Likewise, we find its argument that Phoenix did not properly plead a subrogation claim to be equally unpersuasive. As we previously indicated, Phoenix claims that Suburban is liable for "contribution and/or indemnity". Suburban claims that this language indicates that Phoenix is bringing indemnity and contribution actions, which is not permitted under Pennsylvania law. While the words "subrogation" do not appear in Phoenix's complaint, "the court cannot accept [Suburban's] claim that [Phoenix's] third-party complaint must be dismissed because it does not expressly use the term 'subrogation.'" Banks Tower Communications, Ltd. v. Home Insurance Co., 590 F.Supp. 1038, 1041 (E.D. Pa. 1984). While inartfully pled, it is clear from the complaint that Phoenix intended to allege a claim for subrogation. Furthermore, in its brief in opposition, Phoenix specifically states that it is pursuing a subrogation claim.
(doc. 48, pg. 5.) Since subrogation claims are permitted by Rule 14(a), see Oswald v. State Farm Mut. Auto. Ins. Co., No. 09-2578, 2010 WL 2697113 (M.D. Pa. July 6, 2010), we will not dismiss the complaint on this ground.
Finally, Suburban contends that Phoenix is barred from pursuing its subrogation claim because the statute of limitations has run. A statute of limitations defense may be raised through a 12(b)(6) motion only if it is clear from the face of the complaint that the action would be time barred. Benak v. Alliance Capital Mgmt., L.P., 435 F.3d 396, 400 n.14 (3d Cir. 2006). Under Pennsylvania law, subrogation is an equitable doctrine that places the subrogee in the position of the subrogor, and thus subject to all defenses that may be raised against the subrogor. Public Serv. Mut. Ins. Co. v. Kidder-Friedman, 743 A.2d 485, 488 (Pa. Super. Ct. 1999). This includes a statute of limitations defense. See Torres v. Pennsylvania Fin. Responsibility Assigned Claims Plan, 645 A.2d 1322, 1323 (Pa. Super. Ct. 1994). The governing law is Pennsylvania's two-year statute of limitations for negligence claims. 42 Pa.C.S.A. § 5524.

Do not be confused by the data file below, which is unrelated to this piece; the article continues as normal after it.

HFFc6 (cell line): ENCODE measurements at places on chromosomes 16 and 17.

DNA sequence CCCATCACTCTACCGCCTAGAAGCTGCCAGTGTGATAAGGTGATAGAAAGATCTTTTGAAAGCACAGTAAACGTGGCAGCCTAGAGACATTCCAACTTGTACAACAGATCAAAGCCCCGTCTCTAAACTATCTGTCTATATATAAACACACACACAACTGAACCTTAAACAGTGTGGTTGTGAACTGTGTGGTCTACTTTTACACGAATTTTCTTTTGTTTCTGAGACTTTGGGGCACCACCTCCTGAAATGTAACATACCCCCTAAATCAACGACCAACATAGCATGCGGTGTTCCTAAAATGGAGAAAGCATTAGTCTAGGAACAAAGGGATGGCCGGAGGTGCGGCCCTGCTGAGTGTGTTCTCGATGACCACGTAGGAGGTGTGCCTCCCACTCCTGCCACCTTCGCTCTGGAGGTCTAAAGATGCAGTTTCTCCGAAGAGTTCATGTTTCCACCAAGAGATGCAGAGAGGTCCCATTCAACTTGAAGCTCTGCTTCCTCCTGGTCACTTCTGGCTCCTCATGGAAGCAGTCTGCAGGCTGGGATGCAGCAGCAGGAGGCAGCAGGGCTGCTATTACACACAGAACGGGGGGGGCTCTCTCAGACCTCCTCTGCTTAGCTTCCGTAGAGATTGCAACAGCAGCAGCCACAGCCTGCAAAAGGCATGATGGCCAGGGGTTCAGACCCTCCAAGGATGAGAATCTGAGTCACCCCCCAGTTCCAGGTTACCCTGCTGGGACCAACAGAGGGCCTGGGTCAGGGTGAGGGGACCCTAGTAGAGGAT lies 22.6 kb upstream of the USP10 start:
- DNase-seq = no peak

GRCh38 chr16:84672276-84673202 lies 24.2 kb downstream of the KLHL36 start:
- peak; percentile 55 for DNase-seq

Here, Suburban claims that Phoenix failed to bring its subrogation claim within the two-year statute of limitations period for negligence actions. It is undisputed that plaintiffs negligence action accrued on the date of the injury, in this case September 27, 2005. It is equally undisputed that plaintiffs are pursuing a negligence action in state court, which was filed within the applicable statute of limitations period. (see doc. 50, pg. 8.) Suburban therefore does not have a credible statute of limitations defense against the plaintiffs because of the timely filing of their action. Since a subrogee is subject to all defenses that may be raised against the subrogor, it follows that Suburban is barred from pursuing a statute of limitations defense against Phoenix by virtue of plaintiffs negligence suit being timely filed in state court. See Young v. State Farm Mut. Auto. Ins. Co., 951 F.2d 1262, ...